# How I learned to stop worrying and write ELBO (and its gradients) in a billion ways

** Published:**

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## Overview

I had a really hard time learning about VAE at the beginning of my PhD. I felt very betrayed spending time deriving and memorising ELBO (the evidence lower bound objective), then seeing yet another paper that writes it in a different way. However, as I mature, my attitude towards this changed — now I have learned to embrace the power of the seemingly infinitely many forms of ELBO.

Thinking back, this transformation really took place when I was introduced by my supervisor Sid to this great series of literature that covers the evolution of ELBO over the last 5, 6 years. Organising all of them and describing them in non-jibberish took some time, but I hope that this will serve as a frustration-free note-to-self for future revisiting to the topic, and also that it can be helpful to people out there who are feeling equally bamboozled as I was a year ago.

I will discuss the following papers (click on links for PDF), one in each section — and trust me they each serve a purpose and tell a whole story:

- ELBO surgery (warm up) \(\Rightarrow\) A more intuitive (visualisable) way to write ELBO
- IWAE \(\Rightarrow\) “K steps away” from basic VAE ELBO
- Sticking the landing \(\Rightarrow\) What’s wrong with ELBO and IWAE?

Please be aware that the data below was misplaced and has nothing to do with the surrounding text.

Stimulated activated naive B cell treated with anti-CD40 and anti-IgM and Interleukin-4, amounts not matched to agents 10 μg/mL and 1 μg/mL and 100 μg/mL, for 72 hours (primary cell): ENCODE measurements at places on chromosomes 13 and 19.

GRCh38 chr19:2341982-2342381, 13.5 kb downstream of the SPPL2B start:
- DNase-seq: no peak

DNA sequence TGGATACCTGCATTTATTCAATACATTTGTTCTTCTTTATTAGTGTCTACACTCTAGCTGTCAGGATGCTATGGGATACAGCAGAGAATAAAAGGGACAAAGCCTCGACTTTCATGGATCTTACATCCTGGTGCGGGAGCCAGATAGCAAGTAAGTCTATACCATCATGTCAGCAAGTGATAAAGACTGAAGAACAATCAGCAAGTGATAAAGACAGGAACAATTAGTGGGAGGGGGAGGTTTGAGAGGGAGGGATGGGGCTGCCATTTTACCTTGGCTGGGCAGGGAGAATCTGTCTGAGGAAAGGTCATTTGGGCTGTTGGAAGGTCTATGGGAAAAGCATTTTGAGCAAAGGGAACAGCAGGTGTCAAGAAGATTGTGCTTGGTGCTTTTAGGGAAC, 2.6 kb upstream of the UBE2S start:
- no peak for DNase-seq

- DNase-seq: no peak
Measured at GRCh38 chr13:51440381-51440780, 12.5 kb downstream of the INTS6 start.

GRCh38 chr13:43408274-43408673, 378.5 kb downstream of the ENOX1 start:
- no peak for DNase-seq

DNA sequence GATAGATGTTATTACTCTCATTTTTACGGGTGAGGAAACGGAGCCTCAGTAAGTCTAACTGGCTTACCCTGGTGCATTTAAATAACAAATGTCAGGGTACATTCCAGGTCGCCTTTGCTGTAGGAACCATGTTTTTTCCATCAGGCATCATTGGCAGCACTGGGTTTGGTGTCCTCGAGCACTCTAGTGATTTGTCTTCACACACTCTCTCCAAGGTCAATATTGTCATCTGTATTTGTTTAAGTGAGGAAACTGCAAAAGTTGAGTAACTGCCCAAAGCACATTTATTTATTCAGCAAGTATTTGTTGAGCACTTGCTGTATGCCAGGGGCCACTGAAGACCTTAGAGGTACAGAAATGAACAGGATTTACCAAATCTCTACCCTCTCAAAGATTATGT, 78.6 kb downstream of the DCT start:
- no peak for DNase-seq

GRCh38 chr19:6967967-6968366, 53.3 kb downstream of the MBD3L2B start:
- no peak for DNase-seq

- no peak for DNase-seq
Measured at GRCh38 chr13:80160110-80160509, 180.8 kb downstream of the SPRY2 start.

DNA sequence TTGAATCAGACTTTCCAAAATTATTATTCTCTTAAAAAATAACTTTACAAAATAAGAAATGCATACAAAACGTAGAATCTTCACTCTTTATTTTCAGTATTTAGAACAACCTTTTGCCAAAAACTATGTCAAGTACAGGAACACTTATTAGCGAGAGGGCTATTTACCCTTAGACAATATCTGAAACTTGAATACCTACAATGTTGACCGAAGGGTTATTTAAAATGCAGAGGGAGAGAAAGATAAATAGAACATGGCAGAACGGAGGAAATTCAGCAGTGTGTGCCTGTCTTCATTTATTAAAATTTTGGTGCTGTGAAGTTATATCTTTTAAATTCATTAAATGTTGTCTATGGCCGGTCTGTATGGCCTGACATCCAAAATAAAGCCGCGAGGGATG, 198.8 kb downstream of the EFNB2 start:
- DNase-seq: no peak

- Tighter isn’t better \(\Rightarrow\) What is wrong with IWAE, in particular?
- DReG \(\Rightarrow\) How to fix IWAE?

## 0. Standard ELBO

Before we dive in, let’s look at the most basic form of ELBO first, here it is in all of its glory:

where \(\theta,\phi\) denotes the generative and inference model respectively, \(x\) the observation and \(z\) sample from latent space. The objective serves as a lower bound to the marginal likelihood of observation \(\log p(x)\), and the VAE is trained by maximising the likelihood of reconstruction through maximising ELBO.

If you have this memorised or tattooed on your arm, we are ready to go!

## 1. A more intuitive (visualisable) guide to ELBO

Paper discussed: ELBO surgery: yet another way to carve up the variational evidence lower bound, work by Matthew Hoffman and Matthew Johnson.

This work provides a very intuitive perspective of the VAE objective by decomposing and rewriting ELBO. For a batch of N observations \(X=\{x_n\}_{n=1}^N\) and their corresponding latent codes \(Z=\{z_n\}_{n=1}^N\), ELBO can be rewritten as:

Where \(q(z)\) is the marginal, i.e. \(q(z)=\sum^{N}_{n=1}q(z,x_n)\), and for large N can be approximated by the average aggregated posterior \(q^{\text{avg}}(z)=\frac{1}{N}\sum^N_{n=1}q(z \mid x_n)\).

So what is the point of all this? Well, what’s interesting with this decomposition is that (1) average reconstruction and (2) index-code mutual information have opposing effects on the latent space: